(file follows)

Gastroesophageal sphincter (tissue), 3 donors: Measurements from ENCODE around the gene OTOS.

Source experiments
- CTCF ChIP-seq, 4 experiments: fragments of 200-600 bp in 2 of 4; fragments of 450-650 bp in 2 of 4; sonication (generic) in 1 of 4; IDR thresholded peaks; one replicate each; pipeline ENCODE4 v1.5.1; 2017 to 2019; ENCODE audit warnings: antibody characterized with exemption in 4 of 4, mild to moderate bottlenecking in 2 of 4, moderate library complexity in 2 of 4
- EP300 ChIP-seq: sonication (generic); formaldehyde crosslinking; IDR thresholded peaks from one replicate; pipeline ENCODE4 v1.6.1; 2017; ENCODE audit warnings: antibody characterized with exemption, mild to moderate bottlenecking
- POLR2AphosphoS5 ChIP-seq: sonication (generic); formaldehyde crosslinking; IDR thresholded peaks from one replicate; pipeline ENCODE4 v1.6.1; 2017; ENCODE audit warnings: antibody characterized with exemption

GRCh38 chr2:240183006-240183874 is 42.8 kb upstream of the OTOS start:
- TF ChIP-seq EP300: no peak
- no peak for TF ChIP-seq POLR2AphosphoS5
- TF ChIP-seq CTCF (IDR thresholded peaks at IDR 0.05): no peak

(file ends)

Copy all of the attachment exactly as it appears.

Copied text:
Gastroesophageal sphincter (tissue), 3 donors: Measurements from ENCODE around the gene OTOS.

Source experiments
- CTCF ChIP-seq, 4 experiments: fragments of 200-600 bp in 2 of 4; fragments of 450-650 bp in 2 of 4; sonication (generic) in 1 of 4; IDR thresholded peaks; one replicate each; pipeline ENCODE4 v1.5.1; 2017 to 2019; ENCODE audit warnings: antibody characterized with exemption in 4 of 4, mild to moderate bottlenecking in 2 of 4, moderate library complexity in 2 of 4
- EP300 ChIP-seq: sonication (generic); formaldehyde crosslinking; IDR thresholded peaks from one replicate; pipeline ENCODE4 v1.6.1; 2017; ENCODE audit warnings: antibody characterized with exemption, mild to moderate bottlenecking
- POLR2AphosphoS5 ChIP-seq: sonication (generic); formaldehyde crosslinking; IDR thresholded peaks from one replicate; pipeline ENCODE4 v1.6.1; 2017; ENCODE audit warnings: antibody characterized with exemption

GRCh38 chr2:240183006-240183874 is 42.8 kb upstream of the OTOS start:
- TF ChIP-seq EP300: no peak
- no peak for TF ChIP-seq POLR2AphosphoS5
- TF ChIP-seq CTCF (IDR thresholded peaks at IDR 0.05): no peak